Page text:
The Process

Facing a blank page or facing a revision can cause fear. We may not know what to do, or we may know what needs to be done, yet fear that we don’t have the skill to pull it off. When facing something fearful, the thoughts that automatically spring forth have to do with what we believe about staying safe and getting our needs met.

As I look at the novels I want to tackle again this year, the automatic thoughts that spring to mind include: “I’ve already wasted months of writing time on these novels, so why waste more?” and “I need to be doing work-for-hire projects instead and make money during my writing time” and “I don’t want to spend months on something just to fail again” and “I’ll never get this novel done” and “This project is above my skill level, and I’ll never be that good.”

All those thoughts have to do with staying safe (I don’t want to fail again) and getting needs met (income from writing and feeling like the writing will matter.)

Writer’s Block Smashed: Replace Lies with Truth

Last week I made a long list of truths to replace my automatic thoughts (those “lies in disguise.”) Some of them are faith-based which wouldn’t maybe apply to everyone. But some of them apply to all writers. (I’ll list a few below.) Just the act of writing down these truths and re-reading them before my writing time in the morning is already changing my ability to tackle the first novel.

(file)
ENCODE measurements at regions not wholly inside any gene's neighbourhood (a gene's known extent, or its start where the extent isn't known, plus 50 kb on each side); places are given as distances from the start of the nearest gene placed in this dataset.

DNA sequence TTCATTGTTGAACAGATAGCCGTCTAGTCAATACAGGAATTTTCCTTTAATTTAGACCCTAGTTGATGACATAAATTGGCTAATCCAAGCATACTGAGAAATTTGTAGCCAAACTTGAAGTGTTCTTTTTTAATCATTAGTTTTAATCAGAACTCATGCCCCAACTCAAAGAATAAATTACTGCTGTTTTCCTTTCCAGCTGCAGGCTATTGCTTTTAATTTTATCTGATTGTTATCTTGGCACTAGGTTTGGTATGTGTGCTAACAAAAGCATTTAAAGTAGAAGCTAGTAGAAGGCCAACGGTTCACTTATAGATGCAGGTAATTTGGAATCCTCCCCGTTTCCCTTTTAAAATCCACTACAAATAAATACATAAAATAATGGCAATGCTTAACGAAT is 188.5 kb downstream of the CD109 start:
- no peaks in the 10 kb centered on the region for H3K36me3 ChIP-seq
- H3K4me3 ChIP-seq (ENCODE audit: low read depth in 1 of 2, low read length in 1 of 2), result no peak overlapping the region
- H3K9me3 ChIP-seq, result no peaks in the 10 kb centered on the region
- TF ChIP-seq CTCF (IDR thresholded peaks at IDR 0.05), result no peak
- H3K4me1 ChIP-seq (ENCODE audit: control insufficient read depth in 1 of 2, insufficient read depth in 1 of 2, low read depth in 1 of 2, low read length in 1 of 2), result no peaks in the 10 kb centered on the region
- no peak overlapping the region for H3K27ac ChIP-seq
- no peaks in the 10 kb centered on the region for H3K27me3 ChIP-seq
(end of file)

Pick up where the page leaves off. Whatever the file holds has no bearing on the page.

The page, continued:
My fifty or so new truths include:

  • I can have my novel written in a year. (vs. “I’ll never get this novel done.”)
  • Writing is at the top of my To-Do list. (vs. “I’m too busy to write.”)
  • I learn to write better by writing, and daily if possible. (vs. “I’ll never be good enough to write this book.”)
  • Since I want to increase my output, I’m going to institute a new writing routine. (vs. “People make too many demands so I never have time to write.”)
  • I can write anywhere and under any conditions. (vs. “I can’t write unless I have hours of quiet time alone.”)
  • I don’t need to read another book on writing first—I need to write! (vs. “There must be a magic key out there, and I’ll keep buying writing books until I find it.”)

As I’ve said countless times here, and in both Writer’s First Aid and the new More Writer’s First Aid, we’re all in this together. Writers have always dealt with these issues. But instead of feeling the fear and inadequacy (and then buying a box of Krispie Kremes and turning on the TV), take the time to figure out what lies you are believing about your writing.

Replace them with truth—and see how that changes your emotions and subsequent action. You’ll write more. You’ll write better. You’ll enjoy your daily writing time. Publication will most likely eventually follow, but it will become less important than your daily experience of enjoying the writing.

Just for reference, here are the Eric Maisel books on my own writing shelf that I have found very helpful over the years: